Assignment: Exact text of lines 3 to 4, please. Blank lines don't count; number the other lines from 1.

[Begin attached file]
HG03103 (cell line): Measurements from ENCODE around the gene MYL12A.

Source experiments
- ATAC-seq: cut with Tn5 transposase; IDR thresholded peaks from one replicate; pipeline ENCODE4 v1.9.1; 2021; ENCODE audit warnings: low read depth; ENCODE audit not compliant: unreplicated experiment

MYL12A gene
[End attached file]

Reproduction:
- ATAC-seq: cut with Tn5 transposase; IDR thresholded peaks from one replicate; pipeline ENCODE4 v1.9.1; 2021; ENCODE audit warnings: low read depth; ENCODE audit not compliant: unreplicated experiment

MYL12A gene